Wednesday, June 16, 2010

France, Part I

We went to France. Here's the story, in short installments.


Numb airport gate agents, almost robotic in their countenance. Unlike robots, these terminal denizens are not emotionless. Instead, they are sunk deep into melancholia. However, there was a curious glimmer—almost joy—in this specimen's eyes as she told us we had missed our flight to Paris.

Charlotte, North Carolina, is no doubt an excellent place. Its leaden skies on this occasion, however, did not invite further exploration. We wanted to be in Paris, immediately. I won't spend time describing the horrible experience of cajoling an airline into getting you on another plane. Somehow, we managed to get tickets to London. There, hopefully, we will transfer to another airport and thusly to Paris—most of a day latter than planned.

John, our erstwhile companion, was booked on a different flight, from Philadelphia. Ironically, he missed his flight as well—the plane was delayed. We will see if tomorrow brings a safe reunion of the four of us at Paris—Charles De Gaulle.

The loudspeakers on planes hardly merit the term. They failed altogether as the stewardess on this flight tried to talk. When they did work, they were hardly more effective. The pilot, however, was finally able to advise us to avoid “conjugating in the aisles.” I could barely resist jumping into the aisle and yelling “Amo! Amas! Amat!” at the top of my lungs.

The head stewardess was also able to tell us about the “flirtation devices,” handily placed under our seats. Seated between two pairs of grandparents, I didn't find this particularly useful. Besides, I have one built in that works perfectly well.

This is an Airbus A330. I only fly Boeing, so I asked the stewardess for a parachute with which to exit the plane, hoping for a soft landing on the pillowy Atlantic. She wouldn't supply me with one! I tell you, airplane travel is going to the dogs.


Eventually, we will get there. Will our baggage be waiting to meet us, however. THAT is the question.

What journey goes smoothly? Few. Life itself is a journey, if you'll pardon the cliched sentimentalism. We cannot avoid its obstacles—and nor can we make every plane. Obstacles are part of the journey of life. But how do we surmount them when encountered? Without sounding like a televangelist, we should rely on God. He is map, compass, and tour guide. When we are saved, the journey of life still has its ups and downs, but the destination has radically changed. I'm going to heaven, via Paris, France. How about you?

I don't really feel like getting my iPod out right now. So I plugged my 'phones into the in-flight entertainment console. Hey, they have Alejandro by, erm, well, you-know-who. Ah, even better, they have a whole station devoted to Radiohead. Bliss.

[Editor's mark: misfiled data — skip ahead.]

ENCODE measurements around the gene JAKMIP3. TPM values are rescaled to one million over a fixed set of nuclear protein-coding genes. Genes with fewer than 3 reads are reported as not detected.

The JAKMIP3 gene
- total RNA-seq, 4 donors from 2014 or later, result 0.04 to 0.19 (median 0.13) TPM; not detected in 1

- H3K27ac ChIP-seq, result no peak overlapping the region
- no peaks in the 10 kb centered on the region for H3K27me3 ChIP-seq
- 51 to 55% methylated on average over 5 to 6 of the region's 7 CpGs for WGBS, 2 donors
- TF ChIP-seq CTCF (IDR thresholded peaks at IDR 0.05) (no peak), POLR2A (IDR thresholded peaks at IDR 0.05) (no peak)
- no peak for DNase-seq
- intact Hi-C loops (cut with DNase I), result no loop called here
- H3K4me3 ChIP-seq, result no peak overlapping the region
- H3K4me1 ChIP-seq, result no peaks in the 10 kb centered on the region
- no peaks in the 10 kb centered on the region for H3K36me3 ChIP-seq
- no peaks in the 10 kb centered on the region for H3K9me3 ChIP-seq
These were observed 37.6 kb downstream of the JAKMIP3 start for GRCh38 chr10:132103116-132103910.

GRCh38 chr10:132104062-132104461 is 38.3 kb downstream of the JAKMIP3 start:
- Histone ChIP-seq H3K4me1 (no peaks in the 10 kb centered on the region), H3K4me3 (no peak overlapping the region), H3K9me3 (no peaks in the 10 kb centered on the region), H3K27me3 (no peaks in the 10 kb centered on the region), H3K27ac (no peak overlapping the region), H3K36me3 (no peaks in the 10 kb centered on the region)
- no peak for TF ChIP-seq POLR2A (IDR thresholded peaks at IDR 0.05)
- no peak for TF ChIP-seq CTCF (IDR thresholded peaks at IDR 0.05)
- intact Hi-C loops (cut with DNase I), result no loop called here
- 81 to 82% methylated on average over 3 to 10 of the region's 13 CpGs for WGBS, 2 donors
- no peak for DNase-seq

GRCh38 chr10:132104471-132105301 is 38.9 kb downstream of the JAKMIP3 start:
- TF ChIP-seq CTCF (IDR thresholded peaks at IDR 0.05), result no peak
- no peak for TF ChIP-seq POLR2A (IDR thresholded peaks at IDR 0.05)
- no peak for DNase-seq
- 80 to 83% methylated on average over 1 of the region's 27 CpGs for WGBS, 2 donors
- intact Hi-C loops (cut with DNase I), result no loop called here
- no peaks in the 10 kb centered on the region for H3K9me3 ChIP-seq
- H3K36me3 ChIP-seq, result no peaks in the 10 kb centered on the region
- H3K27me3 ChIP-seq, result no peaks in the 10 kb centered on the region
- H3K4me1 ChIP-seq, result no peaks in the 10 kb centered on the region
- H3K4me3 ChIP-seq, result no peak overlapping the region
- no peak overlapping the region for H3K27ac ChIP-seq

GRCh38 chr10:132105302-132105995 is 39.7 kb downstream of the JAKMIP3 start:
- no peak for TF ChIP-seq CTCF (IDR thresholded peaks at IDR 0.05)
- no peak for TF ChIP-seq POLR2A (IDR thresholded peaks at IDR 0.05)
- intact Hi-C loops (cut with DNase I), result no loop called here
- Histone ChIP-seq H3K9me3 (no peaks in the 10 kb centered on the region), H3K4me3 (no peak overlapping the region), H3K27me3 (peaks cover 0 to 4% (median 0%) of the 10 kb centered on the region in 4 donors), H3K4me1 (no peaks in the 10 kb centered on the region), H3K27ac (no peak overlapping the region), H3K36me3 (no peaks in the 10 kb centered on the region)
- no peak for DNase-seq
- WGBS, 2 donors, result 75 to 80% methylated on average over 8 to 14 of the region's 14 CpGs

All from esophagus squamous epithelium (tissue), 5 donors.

The whole tragedy of errors that has thus far characterized our journey brings all too readily to mind the excellent comedic sketches of Brian Regan: the arrogance of first-class passengers, the food which adjectives fail to capture, the message of harassed gate agents: “Okay, if I could have passengers in Zones A and B being to approach the gate, please,” which, to many people, sounds like, “Okay, Everybody rush the gate RIGHT now.”


It is indeed strange that during a single seven-hour flight through Earth's atmosphere, we can see the light of two days. We have shortened the night—I will pay for it with tiredness. Dawn begins sooner above the clouds. It is 5:45 AM and bright as day.


After three different estimates, we now find that weather has lost us 12 hours of France. John was, for some reason, sent to Oslo, Norway. He won't be in Paris till 7.

I have been sitting near the spotless McDonald's in Charles De Gaulle airport for hours now. My designated task seems to be muse, scratching post, internet enabler, and baggage watcher, while my betters troop about this massive airport. Tiresome crises, too tiring to go into, come and pass as we try to get our fractured party together and leave this teeming rabbit warren and strike out into France in our “Renault Espace or similar.”

Charles De Gaulle is massive and convoluted, but astonishingly clean and new, albeit with frequently non-functional escalators. The McDonald's and Pizza Hut are located back to back, as if set defensively against the waves of “foreign food” that threaten to overrun them.

We ate, this morning, at a delicious place called “Costa” at Heathrow Airport. It was like an upmarket, deli-style Panera Bread.

A short plane ride later, Air France delivered us to CDG, where we sit, waiting for John's flight from Oslo.


125 kilometers an hour through the dusky French countryside. It is past 9:30, but the leaden skies still bear enough light to write by. No one really knows where John's luggage is. No one knows when we will get it back. But we do count our blessing that John packed an extra change of clothes into his carry-on. None of us did.

Nor our black Mercedes, aided by a GPS, oozes quietly across the countryside.


Honfleur is a miniature town—parking even the tiny B-Class was a chore. The houses are ancient—half-timbered and brightly painted. It is dead silent right now in our hotel room with the windows thrown wide open. No downshifting trucks, no 24-7 gas stations—this town at night is much as it has been for centuries. La Cour Saint Catherine is a little jewel of a hotel right from Rick Steve's guidebook. The landlady promised us good weather tomorrow, and having lost a rainy day to the airline, we resolve to start early.